I love the idea of scooting the extra point back farther rather than eliminating the kick all together. I think a solid 30-35 yard kick could do it. I mean the one idea of making it an automatic 7 then if they go for 2 then they could loose a point is okay but then it takes the tradition out of the game. I know many of the kickers would make many of these extra points but I think then it doesn't make the kick automatic cause the kicker could pull or push the ball off to the left or right. I hope the NFL considers this idea rather than taking out it out totally.

Zimbear
Zimbear

Love your idea.  It will add a new level of interest to the extra point kick to move it back to the 20 or 25.  I would allow the "kicking team" to have to option of a fake, with a succesful "touchdown" worth two points.  Some offenses prefer to have more open field for the passing game anyway.  Of course, you have to allow the other team two points if they are able to intercept a pass or field the kick cleanly and then able to bring it back the other way for a score.  I would also move the 2 point conversion attempt back to the 5 so that it is challenging enough that the coach has a real decision to make.  Overall I agree.  Make the PAT more fun and challenging, don't just dump it.

PhillipAuxt
PhillipAuxt

What they should do is get rid of the Pro Bowl. It's useless and it takes the chance of hurting someone with an ankle injury.

GeoffFitz
GeoffFitz

"Until then, let’s be patient."  Lol.  Yeah.  The success rate since 1990 is only almost 99% .  Let's wait until it's AT LEAST 105%  (http://www.sportingcharts.com/articles/nfl/how-many-extra-point-kicks-are-missed-on-average-in-the-nfl.aspx)


Do you really think the success rate of going for two points is going to increase much?  I think over time it DECREASES, because defenses just keep getting better.


Of course, if they keep calling PI when a DB breathes in the wrong direction, the success rate might approach what we see with kicks.

Hussman
Hussman

If the extra point is made harder, or eliminated altogether, then it is more likely that more overtimes and more ties will occur.  For example, with extra points, the following scores (up to 20) are relatively rare because of the need for a safety. 2, 4, 5, you could argue 19 is very rare also.  Without an extra point, or more difficult ones that increase the likelihood of a 2-point attempt, then the rare numbers are 2, 4, 5, 7, 10, 13, 17.  In other words, out of 20 possible scores, there are 4 unlikely scores in the course of a game (20%) with the extra point as an automatic, and 7 (35%) without it.  I haven't done frequencies for higher scoring games, but they would also be affected.


Taking a point away once earned seems wrong. The comment of a live ball if blocked does make it interesting although that would lead to more injuries.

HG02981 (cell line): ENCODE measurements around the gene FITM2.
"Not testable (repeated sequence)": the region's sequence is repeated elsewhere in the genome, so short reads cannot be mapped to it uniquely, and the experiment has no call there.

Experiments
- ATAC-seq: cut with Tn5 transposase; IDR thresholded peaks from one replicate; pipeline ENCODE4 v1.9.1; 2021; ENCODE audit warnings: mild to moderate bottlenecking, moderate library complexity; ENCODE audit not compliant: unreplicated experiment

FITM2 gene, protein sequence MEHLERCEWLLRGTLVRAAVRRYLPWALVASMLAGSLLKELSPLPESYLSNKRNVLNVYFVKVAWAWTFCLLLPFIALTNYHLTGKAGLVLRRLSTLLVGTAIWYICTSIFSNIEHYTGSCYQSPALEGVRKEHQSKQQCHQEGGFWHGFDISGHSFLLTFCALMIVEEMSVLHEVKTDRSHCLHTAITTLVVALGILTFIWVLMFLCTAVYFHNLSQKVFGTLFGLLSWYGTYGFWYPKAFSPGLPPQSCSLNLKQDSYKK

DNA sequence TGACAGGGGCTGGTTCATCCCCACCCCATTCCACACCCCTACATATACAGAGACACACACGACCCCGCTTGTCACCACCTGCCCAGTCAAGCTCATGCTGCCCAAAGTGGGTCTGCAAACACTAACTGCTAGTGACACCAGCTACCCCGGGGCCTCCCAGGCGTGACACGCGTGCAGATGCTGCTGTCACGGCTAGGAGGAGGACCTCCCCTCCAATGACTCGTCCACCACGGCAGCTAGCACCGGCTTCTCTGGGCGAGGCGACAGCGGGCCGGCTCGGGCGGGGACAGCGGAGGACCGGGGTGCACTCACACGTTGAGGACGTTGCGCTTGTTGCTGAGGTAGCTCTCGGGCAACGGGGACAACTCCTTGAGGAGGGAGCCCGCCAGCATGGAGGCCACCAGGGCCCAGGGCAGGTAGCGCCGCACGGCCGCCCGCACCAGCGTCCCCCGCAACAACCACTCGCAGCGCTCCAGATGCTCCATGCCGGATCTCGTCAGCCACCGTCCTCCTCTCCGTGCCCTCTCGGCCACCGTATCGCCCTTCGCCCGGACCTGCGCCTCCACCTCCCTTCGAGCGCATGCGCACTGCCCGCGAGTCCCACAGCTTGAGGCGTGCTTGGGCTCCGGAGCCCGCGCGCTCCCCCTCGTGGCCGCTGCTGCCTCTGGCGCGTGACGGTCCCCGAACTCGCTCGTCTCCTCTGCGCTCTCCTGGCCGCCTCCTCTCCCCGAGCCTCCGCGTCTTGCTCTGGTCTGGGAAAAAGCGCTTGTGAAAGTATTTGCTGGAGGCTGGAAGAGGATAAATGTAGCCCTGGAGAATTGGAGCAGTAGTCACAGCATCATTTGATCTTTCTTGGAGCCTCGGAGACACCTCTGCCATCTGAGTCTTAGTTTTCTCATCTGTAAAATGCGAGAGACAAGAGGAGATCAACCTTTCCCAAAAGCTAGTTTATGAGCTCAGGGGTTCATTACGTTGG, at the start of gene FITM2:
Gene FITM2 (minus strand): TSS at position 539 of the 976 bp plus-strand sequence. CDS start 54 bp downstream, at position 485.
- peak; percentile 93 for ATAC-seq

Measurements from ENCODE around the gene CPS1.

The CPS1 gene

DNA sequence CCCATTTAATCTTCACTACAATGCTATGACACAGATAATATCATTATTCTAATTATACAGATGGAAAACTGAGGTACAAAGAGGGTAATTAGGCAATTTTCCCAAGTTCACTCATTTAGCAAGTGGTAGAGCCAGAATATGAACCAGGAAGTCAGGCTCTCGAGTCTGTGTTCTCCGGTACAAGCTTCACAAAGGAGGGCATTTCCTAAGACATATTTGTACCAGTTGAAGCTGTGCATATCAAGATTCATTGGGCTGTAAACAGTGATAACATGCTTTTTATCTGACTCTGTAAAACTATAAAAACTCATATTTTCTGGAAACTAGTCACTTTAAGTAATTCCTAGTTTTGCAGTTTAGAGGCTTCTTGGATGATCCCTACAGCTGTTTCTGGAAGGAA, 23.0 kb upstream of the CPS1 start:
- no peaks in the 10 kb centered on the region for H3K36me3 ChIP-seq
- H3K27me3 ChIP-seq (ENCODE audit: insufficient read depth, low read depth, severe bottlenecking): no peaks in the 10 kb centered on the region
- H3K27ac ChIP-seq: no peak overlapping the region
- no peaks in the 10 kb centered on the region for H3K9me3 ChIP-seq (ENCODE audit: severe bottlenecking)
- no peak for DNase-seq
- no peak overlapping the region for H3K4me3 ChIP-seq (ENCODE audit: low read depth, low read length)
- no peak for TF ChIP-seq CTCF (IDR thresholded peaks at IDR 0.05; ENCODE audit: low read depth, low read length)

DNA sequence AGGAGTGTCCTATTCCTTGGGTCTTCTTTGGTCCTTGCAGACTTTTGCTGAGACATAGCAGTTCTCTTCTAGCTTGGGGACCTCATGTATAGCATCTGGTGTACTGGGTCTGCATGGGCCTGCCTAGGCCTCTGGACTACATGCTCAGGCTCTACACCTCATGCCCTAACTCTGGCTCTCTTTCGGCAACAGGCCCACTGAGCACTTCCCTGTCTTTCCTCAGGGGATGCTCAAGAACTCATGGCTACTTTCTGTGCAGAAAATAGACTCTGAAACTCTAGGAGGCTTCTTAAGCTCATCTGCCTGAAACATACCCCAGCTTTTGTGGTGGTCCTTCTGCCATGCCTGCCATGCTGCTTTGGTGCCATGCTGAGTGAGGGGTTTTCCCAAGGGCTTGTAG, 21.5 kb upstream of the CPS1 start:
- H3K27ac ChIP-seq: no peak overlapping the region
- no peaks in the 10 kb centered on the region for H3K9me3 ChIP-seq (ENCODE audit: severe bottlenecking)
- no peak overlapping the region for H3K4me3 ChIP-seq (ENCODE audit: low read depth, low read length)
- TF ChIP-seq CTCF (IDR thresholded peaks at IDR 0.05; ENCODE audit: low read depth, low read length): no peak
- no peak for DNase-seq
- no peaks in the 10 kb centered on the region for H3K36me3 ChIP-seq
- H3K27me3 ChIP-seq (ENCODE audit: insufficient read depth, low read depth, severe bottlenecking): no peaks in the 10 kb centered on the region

Also, my guess is that coaches and players like the extra minute to plan adjustments and kickoffs after the score.  For those reasons, I don't see the benefit of a major game change to save 10 minutes a game.

Michael22
Michael22

More importantly, how often has a missed PAT been the difference in the game? A TD or FG is exciting because it is often the decisive score to resolve the game. Since the PAT is almost never missed, it doesnt provide excitement for the game outcome.


A quick review of memory suggests one time I can ever recall the missed PAT in an NFL game mattering: Lions vs Jets, the Lions go up early and on their 3rd TD, their place kicker is injured and Ndomakong Suh has to take the PAT and it is off the upright, no good. The Jets came back to tie it at 20-20, and then win in OT. 

tbdetermined
tbdetermined

95% success means that 5% miss. there is your excitement. Why must excitement always be on the offense? Why change the essence of the game and turn it into something you don't recognize?  

epeeist
epeeist

Even if it's 99.5% accurate, why not use the college rule, the ball is live if blocked, the defence has a chance (however small) to score 2 by running it back?


So the maximum swing on a PAT is 3 points (1-2). You could finesse this more, e.g. also move the distance of the kick, not allowing the defence to score on a conversion attempt to make conversions more attractive (smaller chance to gain 2 but guaranteed defence won't score), etc.

UrsaMajor
UrsaMajor

Make the kicker kick it backwards with his heel.

BarrSuul
BarrSuul

Peter King is an imbecile.

comments
comments

It has been at least fifteen minutes since the league's made sweeping rule changes. And I get it. Being paid to watch this stuff, King and Goodell can't just go to the bathroom, let the dog out, make a phone call, go the kitchen, stretch their legs, or ... oh ... change the channel :)